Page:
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Version: 1.3.0

K8s Scheduler Plugin


YuniKorn (on Kubernetes) is traditionally implemented as a ground-up implementation of a Kubernetes scheduler. This has allowed us to innovate rapidly, but is not without its problems; we currently have numerous places where we call into non-public K8S source code APIs with varying levels of (code) stability, requiring sometimes very disruptive code changes when we switch to new Kubernetes releases.

Ideally, we should be able to take advantage of enhancements to new Kubernetes releases automatically. Using the plugin model enables us to enhance the Kubernetes scheduling logic with YuniKorn features. This also helps keep YuniKorn compatible with new Kubernetes releases with minimal effort.

Additionally, it is desirable in many cases to allow non-batch workloads to bypass the YuniKorn scheduling functionality and use default scheduling logic. However, we have no way to do that today as the default scheduling functionality is not present in the YuniKorn scheduler binary.

Since Kubernetes 1.19, the Kubernetes project has created a stable API for the Scheduling Framework, which allows plugins to be created which implement various extension points. Plugins implement one or more of these extension points, and are then compiled into a scheduler binary which contains the default scheduler and plugin code, configured to call into the plugins during normal scheduling flow.


We have added a scheduler plugin to the k8s-shim codebase which can be used to build a Kubernetes scheduler binary that includes YuniKorn functionality as well as the default scheduler functionality, significantly improving the compatibility of YuniKorn with upstream Kubernetes and allowing deployment of YuniKorn as the sole scheduler in a cluster with much greater confidence.

Separate docker images are created for the scheduler. The traditional YuniKorn scheduler is built as scheduler-{version} while the new plugin version is built as scheduler-plugin-{version}. Either can be deployed interchangeably into a Kubernetes cluster with the same helm charts by customizing the scheduler image to deploy.


The existing shim main() method has been relocated to pkg/cmd/shim/main.go, and a new main() method under pkg/cmd/schedulerplugin/main.go has be created. This method instantiates the default Kubernetes scheduler and adds YuniKorn to it as a set of plugins. It also modifies the default scheduler CLI argument parsing to add YuniKorn-specific options. When the YuniKorn plugin is created, it will launch an instance of the existing shim / core schedulers in the background, sync all informers, and start the normal YuniKorn scheduling loop.

Shim Scheduler Changes

In order to cooperate with the default scheduler, the shim needs to operate slightly differently when in plugin mode. These differences include:

  • In postTaskAllocated(), we don’t actually bind the Pod or Volumes, as this is the responsibility of the default scheduler framework. Instead, we track the Node that YK allocated for the Node in an internal map, dispatch a new BindTaskEvent, and record a QuotaApproved event on the Pod.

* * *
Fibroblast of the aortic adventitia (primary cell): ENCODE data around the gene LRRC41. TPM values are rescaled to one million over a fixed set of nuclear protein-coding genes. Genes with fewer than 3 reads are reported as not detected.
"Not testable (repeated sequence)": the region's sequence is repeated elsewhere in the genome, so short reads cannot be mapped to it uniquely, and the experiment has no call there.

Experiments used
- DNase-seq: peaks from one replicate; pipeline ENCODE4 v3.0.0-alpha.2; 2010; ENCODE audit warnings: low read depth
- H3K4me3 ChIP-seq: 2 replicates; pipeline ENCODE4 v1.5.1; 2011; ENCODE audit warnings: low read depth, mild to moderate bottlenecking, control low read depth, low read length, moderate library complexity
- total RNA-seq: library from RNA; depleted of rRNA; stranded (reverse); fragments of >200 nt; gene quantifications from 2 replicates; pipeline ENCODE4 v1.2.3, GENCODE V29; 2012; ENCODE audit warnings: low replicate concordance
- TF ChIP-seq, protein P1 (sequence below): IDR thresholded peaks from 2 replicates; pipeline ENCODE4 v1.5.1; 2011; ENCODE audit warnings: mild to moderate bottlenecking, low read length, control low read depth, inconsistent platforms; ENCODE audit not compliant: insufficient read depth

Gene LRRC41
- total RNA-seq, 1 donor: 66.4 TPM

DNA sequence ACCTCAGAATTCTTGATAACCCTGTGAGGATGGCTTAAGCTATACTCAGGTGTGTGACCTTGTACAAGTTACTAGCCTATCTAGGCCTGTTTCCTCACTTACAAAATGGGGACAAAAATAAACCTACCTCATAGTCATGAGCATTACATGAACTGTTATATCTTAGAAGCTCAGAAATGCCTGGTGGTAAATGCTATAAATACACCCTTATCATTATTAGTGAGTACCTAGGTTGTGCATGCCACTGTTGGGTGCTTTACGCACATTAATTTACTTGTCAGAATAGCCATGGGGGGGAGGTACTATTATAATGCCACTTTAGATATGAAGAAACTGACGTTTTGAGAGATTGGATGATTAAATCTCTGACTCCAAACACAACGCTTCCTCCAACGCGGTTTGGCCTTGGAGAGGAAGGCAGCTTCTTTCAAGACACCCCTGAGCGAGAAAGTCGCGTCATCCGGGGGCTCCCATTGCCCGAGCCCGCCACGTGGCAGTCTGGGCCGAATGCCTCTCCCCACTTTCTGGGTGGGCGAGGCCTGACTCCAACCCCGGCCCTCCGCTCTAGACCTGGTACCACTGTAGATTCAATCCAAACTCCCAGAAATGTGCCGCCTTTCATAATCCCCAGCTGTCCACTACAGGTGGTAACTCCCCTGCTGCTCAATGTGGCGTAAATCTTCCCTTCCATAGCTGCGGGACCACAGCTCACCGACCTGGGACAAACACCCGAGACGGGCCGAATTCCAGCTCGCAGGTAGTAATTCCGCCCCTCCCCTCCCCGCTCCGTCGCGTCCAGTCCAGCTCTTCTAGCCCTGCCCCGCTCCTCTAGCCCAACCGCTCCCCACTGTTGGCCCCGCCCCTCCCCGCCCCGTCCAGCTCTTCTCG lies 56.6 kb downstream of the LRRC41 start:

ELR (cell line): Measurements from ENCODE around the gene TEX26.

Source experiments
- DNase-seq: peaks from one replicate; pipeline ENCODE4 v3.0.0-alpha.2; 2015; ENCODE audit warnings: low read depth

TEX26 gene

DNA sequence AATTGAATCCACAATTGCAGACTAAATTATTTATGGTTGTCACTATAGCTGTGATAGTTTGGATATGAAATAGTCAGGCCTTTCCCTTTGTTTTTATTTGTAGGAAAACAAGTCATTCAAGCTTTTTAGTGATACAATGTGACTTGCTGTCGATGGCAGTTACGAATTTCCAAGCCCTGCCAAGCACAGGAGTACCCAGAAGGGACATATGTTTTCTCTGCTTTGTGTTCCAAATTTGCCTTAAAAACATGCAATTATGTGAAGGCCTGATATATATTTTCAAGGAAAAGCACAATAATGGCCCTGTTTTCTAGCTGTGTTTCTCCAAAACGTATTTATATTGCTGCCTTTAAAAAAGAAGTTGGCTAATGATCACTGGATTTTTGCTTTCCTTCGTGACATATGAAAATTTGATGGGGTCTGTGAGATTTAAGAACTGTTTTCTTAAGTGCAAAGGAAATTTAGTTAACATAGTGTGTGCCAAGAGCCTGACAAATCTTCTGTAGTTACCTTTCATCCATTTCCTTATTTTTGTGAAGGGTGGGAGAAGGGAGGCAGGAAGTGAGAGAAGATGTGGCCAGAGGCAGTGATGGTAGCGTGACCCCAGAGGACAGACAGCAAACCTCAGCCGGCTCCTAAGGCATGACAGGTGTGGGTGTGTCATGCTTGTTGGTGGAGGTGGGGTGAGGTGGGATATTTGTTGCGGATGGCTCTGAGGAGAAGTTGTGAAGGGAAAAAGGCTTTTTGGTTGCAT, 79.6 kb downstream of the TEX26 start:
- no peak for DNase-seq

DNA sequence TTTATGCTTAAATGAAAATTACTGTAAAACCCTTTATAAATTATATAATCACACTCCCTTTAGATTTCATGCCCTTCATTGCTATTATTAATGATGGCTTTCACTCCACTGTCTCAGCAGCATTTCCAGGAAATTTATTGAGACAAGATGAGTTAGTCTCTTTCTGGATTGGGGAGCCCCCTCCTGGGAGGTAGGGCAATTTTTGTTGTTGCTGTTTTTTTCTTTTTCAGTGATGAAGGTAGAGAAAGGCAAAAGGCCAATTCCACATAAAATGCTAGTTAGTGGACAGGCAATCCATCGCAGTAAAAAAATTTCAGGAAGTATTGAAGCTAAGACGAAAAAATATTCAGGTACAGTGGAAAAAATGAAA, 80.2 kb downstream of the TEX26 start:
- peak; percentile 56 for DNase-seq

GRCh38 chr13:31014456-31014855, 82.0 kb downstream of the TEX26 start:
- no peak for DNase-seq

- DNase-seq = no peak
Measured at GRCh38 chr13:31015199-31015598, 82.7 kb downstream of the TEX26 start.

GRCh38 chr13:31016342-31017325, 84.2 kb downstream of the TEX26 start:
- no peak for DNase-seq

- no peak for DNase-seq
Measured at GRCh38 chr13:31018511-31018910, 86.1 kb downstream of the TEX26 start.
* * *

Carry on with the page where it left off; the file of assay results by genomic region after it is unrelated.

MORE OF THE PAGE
• In postTaskBound(), we update the Pod’s state to QuotaApproved as this will cause the default scheduler to re-evaluate the pod for scheduling (more on this below).
  • In the scheduler cache, we track pending and in-progress pod allocations, and remove them if a pod is removed from the cache.

Plugin Implementation

To expose the entirety of YuniKorn functionality, we implement three of the Scheduling Framework Plugins:


PreFilter plugins are passed a reference to a Pod and return either Success or Unschedulable, depending on whether that pod should be considered for scheduling.

For the YuniKorn implementation, we first check the Pod to see if we have an associated applicationId defined. If not, we immediately return Success, which allows us to delegate to the default scheduler for non-batch workloads.

If an applicationId is present, then we determine if there is a pending pod allocation (meaning the YuniKorn core has already decided to allocate the pod). If so, we return Success, otherwise Unschedulable. Additionally, if an in-progress allocation is detected (indicating that we have previously attempted to schedule this pod), we trigger a RejectTask event for the YuniKorn core so that the pod will be sent back for scheduling later.


Filter plugins are used to filter out nodes that cannot run a Pod. Only Pods which pass the PreFilter stage are evaluated.

For the YuniKorn plugin, we follow similar logic to PreFilter, except that we also validate that the pending pod allocation matches the node YuniKorn chose for the pod. If the node matches, we transition the pending allocation to an in-progress allocation. This helps ensure that we stay in sync with the default scheduler, as it is possible that we allow an allocation to proceed but the bind fails for some reason.


The PostBind extension point is used informationally to notify the plugin that a pod was successfully bound.

The YuniKorn implementation uses this to clean up the outstanding in-progress pod allocations.